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Bald eagle deaths a mystery

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SALT LAKE CITY -- Bald eagles are dying in Utah -- 20 in the past few weeks alone -- and nobody can figure out why.

Hundreds of the majestic birds -- many with wing spans of two metres or more -- migrate here each winter, gathering along the Great Salt Lake and feasting on carp and other fish that swim in the nearby freshwater bays.

Earlier this month, however, hunters and farmers across five counties in northern and central Utah began finding the normally skittish raptors lying listless on the ground. Many suffered from seizures, head tremors and paralysis in the legs, feet and wings.

Many of the eagles were brought to the mammoth Wildlife Rehabilitation Center of Northern Utah, where Buz Marthaler -- a longtime animal caretaker -- and other handlers tried to save the birds. Within 48 hours most were dead.

"It's just hard to have your national bird in your arms, going through seizures in a way it can't control -- when you can see it's pain but don't know what's happening to it," said Marthaler, 56, co-founder of the facility in Ogden. "As a human being, you just have problems with that. And when you lose one, it just grabs your heart."

State wildlife specialists are also baffled. For weeks, officials have sent birds for necropsies at the National Wildlife Health Center in Madison, Wis., hoping the results would offer clues.

They began to rule out obvious possibilities: The birds were not shot by hunters, and officials don't believe the birds were poisoned. "There doesn't seem to be anything suspicious in that regard," said Mitch Lane, a conservation officer with the Utah Division of Wildlife Resources, who has responded to numerous reports of downed or sick eagles.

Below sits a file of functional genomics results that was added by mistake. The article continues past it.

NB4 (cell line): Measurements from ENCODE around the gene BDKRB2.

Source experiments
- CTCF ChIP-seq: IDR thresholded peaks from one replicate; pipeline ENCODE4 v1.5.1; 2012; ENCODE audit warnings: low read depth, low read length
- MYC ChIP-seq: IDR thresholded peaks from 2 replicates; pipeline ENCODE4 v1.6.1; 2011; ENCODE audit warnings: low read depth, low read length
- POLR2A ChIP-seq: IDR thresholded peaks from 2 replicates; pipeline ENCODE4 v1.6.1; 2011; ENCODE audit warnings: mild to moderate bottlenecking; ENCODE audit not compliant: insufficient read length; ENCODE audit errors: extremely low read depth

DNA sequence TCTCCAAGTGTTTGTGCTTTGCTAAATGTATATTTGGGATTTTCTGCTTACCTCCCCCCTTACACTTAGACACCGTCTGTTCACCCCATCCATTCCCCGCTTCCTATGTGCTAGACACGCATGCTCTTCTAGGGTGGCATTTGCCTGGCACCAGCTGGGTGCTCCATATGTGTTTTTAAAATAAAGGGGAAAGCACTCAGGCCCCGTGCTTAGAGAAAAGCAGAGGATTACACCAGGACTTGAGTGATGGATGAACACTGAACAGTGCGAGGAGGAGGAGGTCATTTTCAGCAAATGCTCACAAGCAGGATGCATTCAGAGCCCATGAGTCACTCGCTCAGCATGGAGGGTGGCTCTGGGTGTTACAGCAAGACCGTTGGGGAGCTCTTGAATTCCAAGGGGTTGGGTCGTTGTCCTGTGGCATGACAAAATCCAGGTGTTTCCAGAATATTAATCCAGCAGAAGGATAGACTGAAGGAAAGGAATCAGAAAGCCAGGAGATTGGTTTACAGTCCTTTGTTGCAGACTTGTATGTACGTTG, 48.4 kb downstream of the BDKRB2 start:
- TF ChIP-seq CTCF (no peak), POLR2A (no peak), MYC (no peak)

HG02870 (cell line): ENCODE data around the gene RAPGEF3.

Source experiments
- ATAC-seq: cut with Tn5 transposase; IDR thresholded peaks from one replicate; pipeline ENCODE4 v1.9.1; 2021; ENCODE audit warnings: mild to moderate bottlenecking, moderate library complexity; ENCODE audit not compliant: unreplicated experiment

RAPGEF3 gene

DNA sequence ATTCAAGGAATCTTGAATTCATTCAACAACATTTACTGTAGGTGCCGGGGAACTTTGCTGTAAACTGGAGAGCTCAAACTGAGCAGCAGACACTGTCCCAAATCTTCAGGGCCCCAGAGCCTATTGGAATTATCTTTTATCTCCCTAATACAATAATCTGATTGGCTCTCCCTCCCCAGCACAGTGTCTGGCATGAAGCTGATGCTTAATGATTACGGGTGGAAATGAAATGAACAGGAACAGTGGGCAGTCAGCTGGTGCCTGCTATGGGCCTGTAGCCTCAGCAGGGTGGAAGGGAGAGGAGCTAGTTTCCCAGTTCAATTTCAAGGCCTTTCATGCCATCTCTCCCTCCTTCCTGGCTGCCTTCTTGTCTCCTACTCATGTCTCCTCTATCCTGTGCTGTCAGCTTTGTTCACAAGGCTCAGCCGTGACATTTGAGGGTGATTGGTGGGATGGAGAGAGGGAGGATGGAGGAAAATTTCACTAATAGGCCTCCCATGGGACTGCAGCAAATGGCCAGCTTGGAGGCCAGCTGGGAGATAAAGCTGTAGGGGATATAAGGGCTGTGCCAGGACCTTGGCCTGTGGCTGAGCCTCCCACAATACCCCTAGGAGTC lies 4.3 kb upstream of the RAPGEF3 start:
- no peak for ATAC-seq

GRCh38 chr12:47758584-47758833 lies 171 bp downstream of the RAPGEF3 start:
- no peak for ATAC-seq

At first, the agency's disease scientists guessed the illness could be encephalitis, which is caused by the West Nile virus, but later ruled out that possibility. Although many sick eagles tested positive for lead, researchers did not think it was killing the birds.

Officials suggest the eagle die-off is possibly connected to the deaths of thousands of eared grebes that began in Utah in November. Eagles are known to prey on the small shore birds. Because the grebes are thought to have died from avian cholera, many scientists theorize the eagles became sick from feeding on infected grebes. Officials still don't know why the shore birds became sick.

Meanwhile, a new ailing bald eagle surfaces almost daily.

Scott Isaacson, 59, an attorney who lives in the town of Farmington, said he was feeding his chickens one night this month when he spotted an eagle on the ground under a tree where he was used to seeing seven or eight birds perched in the branches. "I've never seen one on the ground," he said.

He called wildlife officials, who told him to approach the bird; if it were healthy, it would fly off. The bird skittered into a nearby pond. Wildlife officials later nabbed the bird, which was hissing and clawing as it was scooped up in a net.

Bald eagles were removed from the endangered species list in 2007. Utah officials say 700 to 1,200 winter here each year. "Everybody here loves the eagles," Isaacson said. "Our school is named Eagle Bay Elementary and our church is the Eagle Shore Church."

 

-- Los Angeles Times

 

Republished from the Winnipeg Free Press print edition December 30, 2013 B5

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